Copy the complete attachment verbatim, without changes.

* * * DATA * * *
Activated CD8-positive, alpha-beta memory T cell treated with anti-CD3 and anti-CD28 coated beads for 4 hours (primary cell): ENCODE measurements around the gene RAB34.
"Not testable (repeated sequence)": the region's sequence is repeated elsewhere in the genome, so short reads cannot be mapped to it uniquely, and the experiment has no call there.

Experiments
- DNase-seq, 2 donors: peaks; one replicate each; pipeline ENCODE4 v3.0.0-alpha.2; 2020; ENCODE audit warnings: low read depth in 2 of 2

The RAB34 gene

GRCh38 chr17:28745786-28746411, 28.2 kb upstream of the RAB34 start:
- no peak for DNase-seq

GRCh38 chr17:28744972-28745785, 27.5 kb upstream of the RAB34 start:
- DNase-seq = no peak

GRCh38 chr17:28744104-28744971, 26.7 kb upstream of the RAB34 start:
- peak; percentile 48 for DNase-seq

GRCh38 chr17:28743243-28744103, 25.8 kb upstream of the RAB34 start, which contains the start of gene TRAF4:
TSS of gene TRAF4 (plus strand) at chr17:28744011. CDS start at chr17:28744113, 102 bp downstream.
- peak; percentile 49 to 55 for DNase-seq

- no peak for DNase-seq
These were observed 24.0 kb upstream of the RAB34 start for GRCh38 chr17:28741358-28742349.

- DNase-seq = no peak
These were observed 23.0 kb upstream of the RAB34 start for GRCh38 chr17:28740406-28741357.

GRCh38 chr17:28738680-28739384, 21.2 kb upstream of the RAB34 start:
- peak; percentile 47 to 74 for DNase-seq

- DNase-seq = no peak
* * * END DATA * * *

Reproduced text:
Activated CD8-positive, alpha-beta memory T cell treated with anti-CD3 and anti-CD28 coated beads for 4 hours (primary cell): ENCODE measurements around the gene RAB34.
"Not testable (repeated sequence)": the region's sequence is repeated elsewhere in the genome, so short reads cannot be mapped to it uniquely, and the experiment has no call there.

Experiments
- DNase-seq, 2 donors: peaks; one replicate each; pipeline ENCODE4 v3.0.0-alpha.2; 2020; ENCODE audit warnings: low read depth in 2 of 2

The RAB34 gene

GRCh38 chr17:28745786-28746411, 28.2 kb upstream of the RAB34 start:
- no peak for DNase-seq

GRCh38 chr17:28744972-28745785, 27.5 kb upstream of the RAB34 start:
- DNase-seq = no peak

GRCh38 chr17:28744104-28744971, 26.7 kb upstream of the RAB34 start:
- peak; percentile 48 for DNase-seq

GRCh38 chr17:28743243-28744103, 25.8 kb upstream of the RAB34 start, which contains the start of gene TRAF4:
TSS of gene TRAF4 (plus strand) at chr17:28744011. CDS start at chr17:28744113, 102 bp downstream.
- peak; percentile 49 to 55 for DNase-seq

- no peak for DNase-seq
These were observed 24.0 kb upstream of the RAB34 start for GRCh38 chr17:28741358-28742349.

- DNase-seq = no peak
These were observed 23.0 kb upstream of the RAB34 start for GRCh38 chr17:28740406-28741357.

GRCh38 chr17:28738680-28739384, 21.2 kb upstream of the RAB34 start:
- peak; percentile 47 to 74 for DNase-seq

- DNase-seq = no peak